For example, consider physicists at the Relativistic Heavy Ion Collider (RHIC)—a DOE Office of Science User Facility at Brookhaven—who are conducting experiments to understand what the early universe was like and the matter we observe today. Following experiments in which they collide gold ions (and other elemental nuclei) at nearly the speed of light to recreate the conditions that existed millionths of a second after the Big Bang, they rely on pattern-recognition algorithms to reconstruct the trajectories of the tens of thousands of particles produced. They need statistical methods for analyzing the data from the billions of collision events that take place to reduce uncertainty in their measurements and make reliable conclusions. And they depend on simulation and modeling tools to generate theory-based predictions they can compare with experimental results.

“Most educators and students think that scientists spend the majority of their time conducting experiments in the lab or field,” said David Biersach, a technology architect in Brookhaven Lab’s Information Technology Department (ITD). “But the reality is that modern-day scientists are often sitting in front of a computer collaborating with peers and processing, analyzing, and extracting insights from the data they’ve collected. The terrible irony is that scientific computing constitutes much of their activities, yet there are so few resources that prepare them to write custom code.”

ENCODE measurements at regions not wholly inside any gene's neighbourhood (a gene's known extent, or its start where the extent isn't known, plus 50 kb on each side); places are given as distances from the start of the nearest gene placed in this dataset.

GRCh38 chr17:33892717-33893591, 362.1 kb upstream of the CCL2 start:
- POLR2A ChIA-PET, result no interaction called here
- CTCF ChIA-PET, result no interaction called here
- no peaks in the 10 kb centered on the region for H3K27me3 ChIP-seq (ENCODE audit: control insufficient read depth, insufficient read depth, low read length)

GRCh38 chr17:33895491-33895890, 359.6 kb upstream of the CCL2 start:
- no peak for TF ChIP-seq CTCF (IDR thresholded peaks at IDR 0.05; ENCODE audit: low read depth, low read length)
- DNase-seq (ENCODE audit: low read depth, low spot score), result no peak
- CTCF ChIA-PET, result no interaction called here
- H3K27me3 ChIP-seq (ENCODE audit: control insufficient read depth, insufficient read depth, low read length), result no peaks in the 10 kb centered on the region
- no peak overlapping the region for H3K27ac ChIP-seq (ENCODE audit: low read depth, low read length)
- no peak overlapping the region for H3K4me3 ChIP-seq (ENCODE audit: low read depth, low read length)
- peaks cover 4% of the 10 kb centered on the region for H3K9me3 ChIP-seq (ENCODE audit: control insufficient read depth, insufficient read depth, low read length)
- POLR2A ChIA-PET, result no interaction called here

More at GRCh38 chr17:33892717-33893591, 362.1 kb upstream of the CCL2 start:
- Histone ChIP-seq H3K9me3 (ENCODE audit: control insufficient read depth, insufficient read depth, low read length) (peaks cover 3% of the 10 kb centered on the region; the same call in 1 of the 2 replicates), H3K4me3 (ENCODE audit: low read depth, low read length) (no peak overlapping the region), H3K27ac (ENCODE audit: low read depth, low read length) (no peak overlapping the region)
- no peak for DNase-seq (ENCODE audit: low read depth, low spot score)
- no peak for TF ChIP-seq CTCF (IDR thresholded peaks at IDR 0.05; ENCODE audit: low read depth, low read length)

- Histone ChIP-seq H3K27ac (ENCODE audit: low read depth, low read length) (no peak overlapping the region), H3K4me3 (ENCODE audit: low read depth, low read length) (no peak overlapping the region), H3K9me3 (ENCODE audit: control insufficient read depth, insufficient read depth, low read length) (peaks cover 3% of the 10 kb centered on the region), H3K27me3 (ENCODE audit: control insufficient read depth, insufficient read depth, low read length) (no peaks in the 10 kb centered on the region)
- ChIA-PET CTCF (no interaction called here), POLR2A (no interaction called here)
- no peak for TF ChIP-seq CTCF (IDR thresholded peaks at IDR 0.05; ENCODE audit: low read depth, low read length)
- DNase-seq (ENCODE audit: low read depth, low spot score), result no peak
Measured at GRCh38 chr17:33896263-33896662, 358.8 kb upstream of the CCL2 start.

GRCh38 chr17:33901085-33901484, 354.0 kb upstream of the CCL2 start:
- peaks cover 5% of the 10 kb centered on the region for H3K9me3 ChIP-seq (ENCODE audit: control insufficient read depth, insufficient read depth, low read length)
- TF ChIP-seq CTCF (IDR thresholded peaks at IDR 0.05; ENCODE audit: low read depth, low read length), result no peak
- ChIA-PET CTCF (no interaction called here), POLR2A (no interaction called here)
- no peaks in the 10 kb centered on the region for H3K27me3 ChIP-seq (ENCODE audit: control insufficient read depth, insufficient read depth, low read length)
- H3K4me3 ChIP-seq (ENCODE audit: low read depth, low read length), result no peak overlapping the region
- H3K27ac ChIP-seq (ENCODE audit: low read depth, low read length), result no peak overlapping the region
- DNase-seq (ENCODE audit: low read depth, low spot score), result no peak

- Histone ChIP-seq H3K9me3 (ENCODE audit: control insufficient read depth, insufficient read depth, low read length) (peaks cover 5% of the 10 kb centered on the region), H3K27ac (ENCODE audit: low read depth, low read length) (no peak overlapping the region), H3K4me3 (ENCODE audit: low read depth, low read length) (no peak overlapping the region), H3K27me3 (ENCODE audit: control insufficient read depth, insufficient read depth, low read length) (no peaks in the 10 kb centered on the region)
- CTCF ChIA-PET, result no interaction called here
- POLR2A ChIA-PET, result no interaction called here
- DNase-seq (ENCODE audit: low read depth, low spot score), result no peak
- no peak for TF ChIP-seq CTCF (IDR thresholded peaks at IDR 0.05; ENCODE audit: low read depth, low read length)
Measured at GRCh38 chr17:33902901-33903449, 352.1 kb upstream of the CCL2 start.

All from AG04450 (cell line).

A national problem in scientific computing literacy   

Part of this lack of preparedness stems from the paucity of computer programming courses available to young students. Statistics released by the National Center for Education Statistics reveal that the percentage of U.S. high schools offering such courses has been in sharp decline over the past two decades, with the national average now less than 10 percent. And on Long Island it is only about seven percent.

In college, students majoring in science take several mathematics courses and possibly computer science courses, but scientific computing has a different focus and requires skills that are not necessarily developed through a traditional curriculum. For example, code speed and accuracy are very important in scientific computing, but these programming aspects are not prioritized in computer science. Similarly, computer science coursework and exams are based on closed-form problems with known optimal solutions, whereas scientific computing presents students with open-ended problems for which optimal solutions do not yet exist. 

“Scientific computing is a triple helix of science, math, and computing,” explained Biersach. “It is applied computer science. Unfortunately, for many science students in the United States, nobody ever told them that to advance their science they will someday have to write code.”